* BaseBreaker: Chachi-nated, or De-Chachi-nated? Nick at Nite even made a marathon out of this premise, and viewers got to vote.
* BrokenBase: Despite being the TropeNamer for JumpingTheShark, a term that was coined when Fonzie jumped over a shark during Season 5, opinions widely vary among fans on when the show actually started going downhill. Some argue that the show went downhill as early as Season 3, when the show started being taped in front of a live audience. Some will say when Fonzie actually jumped the shark. Others will say when Richie and Ralph left the show after Season 7. A number of fans will even argue that the show stayed good for all 11 seasons.
* CrowningMomentOfFunny: Fonzie's been using "Sit on It!" for years, to great reaction. When ''Marion'' of all people uses it on ''him'', the reaction from the crowd and Fonzie himself was priceless.
* DarkerAndEdgier: By the final season. Well, as D&E as you could be with this show. More dramatic moments (among them an AttemptedRape of Joanie), the use of "hell" and "damn", and Fonzie showing more weakness.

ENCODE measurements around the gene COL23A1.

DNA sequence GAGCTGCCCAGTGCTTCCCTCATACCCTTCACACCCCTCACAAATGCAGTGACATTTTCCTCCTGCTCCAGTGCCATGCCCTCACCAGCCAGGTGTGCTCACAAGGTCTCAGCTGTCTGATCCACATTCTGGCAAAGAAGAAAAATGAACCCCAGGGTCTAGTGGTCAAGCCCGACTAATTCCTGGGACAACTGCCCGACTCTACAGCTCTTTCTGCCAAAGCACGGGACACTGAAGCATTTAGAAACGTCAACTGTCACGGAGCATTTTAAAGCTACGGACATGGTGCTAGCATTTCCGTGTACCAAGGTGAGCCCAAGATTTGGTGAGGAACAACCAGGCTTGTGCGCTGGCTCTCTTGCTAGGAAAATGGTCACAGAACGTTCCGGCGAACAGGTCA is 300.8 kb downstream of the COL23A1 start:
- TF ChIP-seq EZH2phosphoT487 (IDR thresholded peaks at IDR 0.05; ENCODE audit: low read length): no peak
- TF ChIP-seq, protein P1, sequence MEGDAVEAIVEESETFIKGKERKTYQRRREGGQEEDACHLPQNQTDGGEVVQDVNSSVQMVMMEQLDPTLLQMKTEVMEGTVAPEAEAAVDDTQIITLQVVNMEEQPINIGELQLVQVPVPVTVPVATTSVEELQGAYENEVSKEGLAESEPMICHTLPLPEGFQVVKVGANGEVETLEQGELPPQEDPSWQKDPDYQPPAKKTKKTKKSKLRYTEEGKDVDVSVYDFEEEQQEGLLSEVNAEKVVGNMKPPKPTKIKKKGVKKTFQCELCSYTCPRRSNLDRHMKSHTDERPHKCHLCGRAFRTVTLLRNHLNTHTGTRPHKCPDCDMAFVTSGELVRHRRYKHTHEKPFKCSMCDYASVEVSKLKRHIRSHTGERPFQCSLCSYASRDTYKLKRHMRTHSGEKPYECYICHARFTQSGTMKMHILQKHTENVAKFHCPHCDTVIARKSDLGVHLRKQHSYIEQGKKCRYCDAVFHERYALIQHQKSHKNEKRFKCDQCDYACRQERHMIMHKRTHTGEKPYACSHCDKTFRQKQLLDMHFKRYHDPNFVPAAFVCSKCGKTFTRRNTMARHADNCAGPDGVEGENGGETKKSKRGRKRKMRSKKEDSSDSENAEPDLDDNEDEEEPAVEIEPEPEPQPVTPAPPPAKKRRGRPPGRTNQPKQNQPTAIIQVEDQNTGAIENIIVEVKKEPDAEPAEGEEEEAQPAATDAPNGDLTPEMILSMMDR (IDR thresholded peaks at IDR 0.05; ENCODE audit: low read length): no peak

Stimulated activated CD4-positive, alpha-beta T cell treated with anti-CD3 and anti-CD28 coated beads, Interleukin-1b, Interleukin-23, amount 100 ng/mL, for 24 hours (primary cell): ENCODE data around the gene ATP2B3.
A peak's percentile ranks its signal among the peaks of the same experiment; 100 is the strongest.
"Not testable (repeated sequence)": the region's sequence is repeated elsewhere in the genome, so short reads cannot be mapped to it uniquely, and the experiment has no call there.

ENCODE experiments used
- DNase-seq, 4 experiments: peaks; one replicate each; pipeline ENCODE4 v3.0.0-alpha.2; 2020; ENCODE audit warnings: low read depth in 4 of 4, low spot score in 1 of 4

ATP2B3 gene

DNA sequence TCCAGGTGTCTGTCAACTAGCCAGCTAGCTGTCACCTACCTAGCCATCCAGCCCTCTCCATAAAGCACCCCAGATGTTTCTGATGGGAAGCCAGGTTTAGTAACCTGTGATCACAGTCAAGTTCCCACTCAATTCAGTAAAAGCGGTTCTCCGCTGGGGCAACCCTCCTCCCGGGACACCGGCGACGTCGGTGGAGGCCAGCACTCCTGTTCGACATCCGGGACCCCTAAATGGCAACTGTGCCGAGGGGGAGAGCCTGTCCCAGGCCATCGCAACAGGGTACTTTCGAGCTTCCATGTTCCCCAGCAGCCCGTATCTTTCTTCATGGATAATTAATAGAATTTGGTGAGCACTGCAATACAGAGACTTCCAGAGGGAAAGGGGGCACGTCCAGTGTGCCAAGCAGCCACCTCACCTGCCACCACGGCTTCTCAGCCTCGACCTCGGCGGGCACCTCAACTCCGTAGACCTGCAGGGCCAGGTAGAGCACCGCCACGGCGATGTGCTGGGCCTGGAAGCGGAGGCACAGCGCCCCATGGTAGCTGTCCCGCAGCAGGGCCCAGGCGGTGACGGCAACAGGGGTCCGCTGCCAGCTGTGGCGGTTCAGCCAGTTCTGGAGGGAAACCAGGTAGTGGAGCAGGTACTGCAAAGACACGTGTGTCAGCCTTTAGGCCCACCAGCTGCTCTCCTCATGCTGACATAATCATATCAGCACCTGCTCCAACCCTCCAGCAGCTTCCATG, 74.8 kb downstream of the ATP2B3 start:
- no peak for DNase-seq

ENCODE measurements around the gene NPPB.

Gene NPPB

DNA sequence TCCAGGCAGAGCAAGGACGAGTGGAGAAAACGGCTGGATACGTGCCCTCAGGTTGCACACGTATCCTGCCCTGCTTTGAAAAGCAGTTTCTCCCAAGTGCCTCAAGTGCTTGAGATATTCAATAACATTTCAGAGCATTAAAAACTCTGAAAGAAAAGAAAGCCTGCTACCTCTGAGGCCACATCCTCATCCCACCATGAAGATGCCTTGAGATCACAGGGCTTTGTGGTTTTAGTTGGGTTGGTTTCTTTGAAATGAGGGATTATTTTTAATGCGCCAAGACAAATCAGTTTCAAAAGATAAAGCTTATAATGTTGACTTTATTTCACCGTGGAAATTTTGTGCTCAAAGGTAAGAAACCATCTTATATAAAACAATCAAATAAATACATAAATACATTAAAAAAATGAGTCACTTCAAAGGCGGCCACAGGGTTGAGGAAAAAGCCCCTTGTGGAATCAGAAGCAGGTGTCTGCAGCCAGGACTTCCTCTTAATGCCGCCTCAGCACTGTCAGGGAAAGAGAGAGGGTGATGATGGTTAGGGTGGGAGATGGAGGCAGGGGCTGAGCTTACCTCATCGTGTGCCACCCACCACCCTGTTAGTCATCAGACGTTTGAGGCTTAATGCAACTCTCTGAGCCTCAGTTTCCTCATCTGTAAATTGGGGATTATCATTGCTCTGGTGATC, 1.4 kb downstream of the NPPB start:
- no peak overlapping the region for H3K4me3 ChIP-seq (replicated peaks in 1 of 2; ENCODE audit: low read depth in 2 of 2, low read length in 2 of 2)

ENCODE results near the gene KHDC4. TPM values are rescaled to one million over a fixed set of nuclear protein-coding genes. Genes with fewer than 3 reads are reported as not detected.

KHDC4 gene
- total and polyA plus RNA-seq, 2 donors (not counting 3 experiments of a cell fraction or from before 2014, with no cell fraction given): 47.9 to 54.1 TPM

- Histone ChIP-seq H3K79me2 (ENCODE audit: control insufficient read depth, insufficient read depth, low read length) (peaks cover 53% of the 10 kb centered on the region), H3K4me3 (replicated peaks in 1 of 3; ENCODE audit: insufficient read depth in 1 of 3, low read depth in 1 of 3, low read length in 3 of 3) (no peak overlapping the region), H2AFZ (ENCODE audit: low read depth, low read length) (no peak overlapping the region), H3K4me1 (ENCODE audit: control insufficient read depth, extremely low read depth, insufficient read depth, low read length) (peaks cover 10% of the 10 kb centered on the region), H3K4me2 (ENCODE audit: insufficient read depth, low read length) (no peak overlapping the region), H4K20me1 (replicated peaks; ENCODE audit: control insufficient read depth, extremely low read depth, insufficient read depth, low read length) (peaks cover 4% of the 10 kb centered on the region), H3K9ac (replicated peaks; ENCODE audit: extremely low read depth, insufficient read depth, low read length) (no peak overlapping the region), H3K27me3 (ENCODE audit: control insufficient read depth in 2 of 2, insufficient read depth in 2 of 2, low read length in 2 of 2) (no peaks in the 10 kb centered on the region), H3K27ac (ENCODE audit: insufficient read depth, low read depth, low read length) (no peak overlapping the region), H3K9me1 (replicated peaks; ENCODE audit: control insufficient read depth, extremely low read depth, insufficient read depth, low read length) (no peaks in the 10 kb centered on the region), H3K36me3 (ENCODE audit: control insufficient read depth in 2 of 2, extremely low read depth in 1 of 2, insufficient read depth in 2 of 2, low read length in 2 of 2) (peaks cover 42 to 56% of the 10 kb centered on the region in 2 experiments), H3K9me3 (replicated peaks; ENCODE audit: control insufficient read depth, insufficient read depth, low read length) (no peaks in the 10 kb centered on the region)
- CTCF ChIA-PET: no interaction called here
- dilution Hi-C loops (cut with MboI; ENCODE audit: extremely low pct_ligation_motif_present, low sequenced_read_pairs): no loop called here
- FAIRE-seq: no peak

* EarWorm: C'mon, sing it with me: "[[TitleThemeTune Sunday, Monday, Happy Days...]]".
** The "Pumps Your Blood" song.
** Fonzie in the first two seasons, so much that he became a BreakoutCharacter and was promoted to second billing, after Ron Howard.
** Mork was only supposed to be a one-shot character and his episode AllJustADream, but Creator/RobinWilliams' performance was such a hit that the episode was revised to make the events real after all and gave him his own spinoff.
* ReplacementScrappy: Roger.
* TheScrappy: Roger.
** Chachi was ''always'' [[TheScrappy The Chachi]]. He was popular with the girls, but retroactively, amongst older fans? Please.
* SeasonalRot: It started out as a very cool, low-key show, then became the ideal version of a standard sitcom with a StudioAudience. It'd started getting worse (the Trope-Named Shark-Jump) even before Richie left, but only got worse after that. Fonzie got a temporary full-time girlfriend for one season, and things got increasingly worse with gimmicks and nonsense until a thankfully fantastic final episode.
* SomeAnvilsNeedToBeDropped: According to Garry Marshall, "Richie Almost Dies" was written for this reason. He explained that he was contacted by counselors working with abused children who watched the show. These kids refused to cry and kept their emotions under wraps, so Marshall wanted to have Fonzie go through an emotional breakdown in order to show these kids that it was okay to cry.